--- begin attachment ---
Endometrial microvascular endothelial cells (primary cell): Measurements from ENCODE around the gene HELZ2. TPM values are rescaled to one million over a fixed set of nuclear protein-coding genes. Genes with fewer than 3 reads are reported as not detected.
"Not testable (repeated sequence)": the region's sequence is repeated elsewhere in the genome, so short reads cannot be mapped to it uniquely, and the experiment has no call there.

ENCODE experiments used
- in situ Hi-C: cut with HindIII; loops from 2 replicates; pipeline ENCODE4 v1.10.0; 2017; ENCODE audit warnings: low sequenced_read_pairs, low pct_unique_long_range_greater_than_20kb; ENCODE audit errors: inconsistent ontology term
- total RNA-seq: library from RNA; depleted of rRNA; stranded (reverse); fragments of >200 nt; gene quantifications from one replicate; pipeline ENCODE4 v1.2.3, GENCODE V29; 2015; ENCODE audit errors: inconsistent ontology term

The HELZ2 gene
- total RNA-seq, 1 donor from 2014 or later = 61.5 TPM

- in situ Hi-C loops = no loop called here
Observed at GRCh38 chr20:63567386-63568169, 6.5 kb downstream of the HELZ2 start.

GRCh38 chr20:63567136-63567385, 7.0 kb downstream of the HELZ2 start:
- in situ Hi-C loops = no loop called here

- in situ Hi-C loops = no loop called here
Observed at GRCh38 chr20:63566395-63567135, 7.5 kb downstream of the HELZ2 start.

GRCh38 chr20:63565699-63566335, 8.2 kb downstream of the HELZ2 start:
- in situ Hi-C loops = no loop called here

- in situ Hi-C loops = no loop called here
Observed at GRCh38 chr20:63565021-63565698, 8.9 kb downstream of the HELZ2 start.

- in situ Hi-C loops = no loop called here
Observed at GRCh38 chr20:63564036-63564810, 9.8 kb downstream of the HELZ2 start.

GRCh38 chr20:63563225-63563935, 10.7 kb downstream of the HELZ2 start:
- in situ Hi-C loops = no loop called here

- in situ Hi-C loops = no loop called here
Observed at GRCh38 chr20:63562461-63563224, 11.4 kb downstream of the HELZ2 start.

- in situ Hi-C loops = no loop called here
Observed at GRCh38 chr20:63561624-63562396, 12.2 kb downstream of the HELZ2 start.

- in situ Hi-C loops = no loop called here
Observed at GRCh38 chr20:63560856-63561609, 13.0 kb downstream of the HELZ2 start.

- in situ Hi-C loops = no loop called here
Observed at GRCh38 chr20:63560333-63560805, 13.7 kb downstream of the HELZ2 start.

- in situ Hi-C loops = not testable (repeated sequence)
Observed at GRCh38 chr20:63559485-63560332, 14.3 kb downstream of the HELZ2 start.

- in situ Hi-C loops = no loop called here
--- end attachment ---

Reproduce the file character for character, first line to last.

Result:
Endometrial microvascular endothelial cells (primary cell): Measurements from ENCODE around the gene HELZ2. TPM values are rescaled to one million over a fixed set of nuclear protein-coding genes. Genes with fewer than 3 reads are reported as not detected.
"Not testable (repeated sequence)": the region's sequence is repeated elsewhere in the genome, so short reads cannot be mapped to it uniquely, and the experiment has no call there.

ENCODE experiments used
- in situ Hi-C: cut with HindIII; loops from 2 replicates; pipeline ENCODE4 v1.10.0; 2017; ENCODE audit warnings: low sequenced_read_pairs, low pct_unique_long_range_greater_than_20kb; ENCODE audit errors: inconsistent ontology term
- total RNA-seq: library from RNA; depleted of rRNA; stranded (reverse); fragments of >200 nt; gene quantifications from one replicate; pipeline ENCODE4 v1.2.3, GENCODE V29; 2015; ENCODE audit errors: inconsistent ontology term

The HELZ2 gene
- total RNA-seq, 1 donor from 2014 or later = 61.5 TPM

- in situ Hi-C loops = no loop called here
Observed at GRCh38 chr20:63567386-63568169, 6.5 kb downstream of the HELZ2 start.

GRCh38 chr20:63567136-63567385, 7.0 kb downstream of the HELZ2 start:
- in situ Hi-C loops = no loop called here

- in situ Hi-C loops = no loop called here
Observed at GRCh38 chr20:63566395-63567135, 7.5 kb downstream of the HELZ2 start.

GRCh38 chr20:63565699-63566335, 8.2 kb downstream of the HELZ2 start:
- in situ Hi-C loops = no loop called here

- in situ Hi-C loops = no loop called here
Observed at GRCh38 chr20:63565021-63565698, 8.9 kb downstream of the HELZ2 start.

- in situ Hi-C loops = no loop called here
Observed at GRCh38 chr20:63564036-63564810, 9.8 kb downstream of the HELZ2 start.

GRCh38 chr20:63563225-63563935, 10.7 kb downstream of the HELZ2 start:
- in situ Hi-C loops = no loop called here

- in situ Hi-C loops = no loop called here
Observed at GRCh38 chr20:63562461-63563224, 11.4 kb downstream of the HELZ2 start.

- in situ Hi-C loops = no loop called here
Observed at GRCh38 chr20:63561624-63562396, 12.2 kb downstream of the HELZ2 start.

- in situ Hi-C loops = no loop called here
Observed at GRCh38 chr20:63560856-63561609, 13.0 kb downstream of the HELZ2 start.

- in situ Hi-C loops = no loop called here
Observed at GRCh38 chr20:63560333-63560805, 13.7 kb downstream of the HELZ2 start.

- in situ Hi-C loops = not testable (repeated sequence)
Observed at GRCh38 chr20:63559485-63560332, 14.3 kb downstream of the HELZ2 start.

- in situ Hi-C loops = no loop called here